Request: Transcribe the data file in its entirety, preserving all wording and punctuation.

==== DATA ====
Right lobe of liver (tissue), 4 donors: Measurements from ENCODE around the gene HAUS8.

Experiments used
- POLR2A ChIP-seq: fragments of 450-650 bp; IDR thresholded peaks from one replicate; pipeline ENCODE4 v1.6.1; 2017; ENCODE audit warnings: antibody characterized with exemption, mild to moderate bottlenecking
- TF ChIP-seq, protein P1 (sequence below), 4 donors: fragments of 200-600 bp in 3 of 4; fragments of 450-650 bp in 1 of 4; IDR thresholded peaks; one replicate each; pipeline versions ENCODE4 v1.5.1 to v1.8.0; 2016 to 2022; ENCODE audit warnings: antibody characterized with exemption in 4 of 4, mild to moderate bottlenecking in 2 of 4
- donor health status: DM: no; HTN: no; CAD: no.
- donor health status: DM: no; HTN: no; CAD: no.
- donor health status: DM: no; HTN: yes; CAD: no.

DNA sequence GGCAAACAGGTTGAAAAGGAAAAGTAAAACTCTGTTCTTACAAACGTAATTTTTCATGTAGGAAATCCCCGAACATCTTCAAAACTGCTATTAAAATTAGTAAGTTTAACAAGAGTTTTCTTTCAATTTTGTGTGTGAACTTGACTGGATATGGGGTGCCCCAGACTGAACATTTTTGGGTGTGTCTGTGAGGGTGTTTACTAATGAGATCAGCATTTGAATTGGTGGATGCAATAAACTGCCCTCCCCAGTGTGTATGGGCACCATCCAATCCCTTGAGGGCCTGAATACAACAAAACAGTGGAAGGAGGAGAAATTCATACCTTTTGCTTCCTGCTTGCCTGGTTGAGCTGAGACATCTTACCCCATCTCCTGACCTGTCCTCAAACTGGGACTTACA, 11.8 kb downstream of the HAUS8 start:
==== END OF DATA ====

Right lobe of liver (tissue), 4 donors: Measurements from ENCODE around the gene HAUS8.

Experiments used
- POLR2A ChIP-seq: fragments of 450-650 bp; IDR thresholded peaks from one replicate; pipeline ENCODE4 v1.6.1; 2017; ENCODE audit warnings: antibody characterized with exemption, mild to moderate bottlenecking
- TF ChIP-seq, protein P1 (sequence below), 4 donors: fragments of 200-600 bp in 3 of 4; fragments of 450-650 bp in 1 of 4; IDR thresholded peaks; one replicate each; pipeline versions ENCODE4 v1.5.1 to v1.8.0; 2016 to 2022; ENCODE audit warnings: antibody characterized with exemption in 4 of 4, mild to moderate bottlenecking in 2 of 4
- donor health status: DM: no; HTN: no; CAD: no.
- donor health status: DM: no; HTN: no; CAD: no.
- donor health status: DM: no; HTN: yes; CAD: no.

DNA sequence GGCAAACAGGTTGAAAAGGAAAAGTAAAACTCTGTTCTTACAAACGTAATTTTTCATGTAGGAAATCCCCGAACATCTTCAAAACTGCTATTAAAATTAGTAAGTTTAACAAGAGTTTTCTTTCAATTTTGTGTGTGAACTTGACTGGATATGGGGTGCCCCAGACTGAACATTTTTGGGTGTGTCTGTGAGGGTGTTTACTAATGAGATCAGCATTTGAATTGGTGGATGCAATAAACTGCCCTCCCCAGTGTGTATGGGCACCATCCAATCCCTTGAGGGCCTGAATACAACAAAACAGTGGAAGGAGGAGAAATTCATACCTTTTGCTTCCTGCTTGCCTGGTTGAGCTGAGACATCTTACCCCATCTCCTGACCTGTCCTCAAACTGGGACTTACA, 11.8 kb downstream of the HAUS8 start: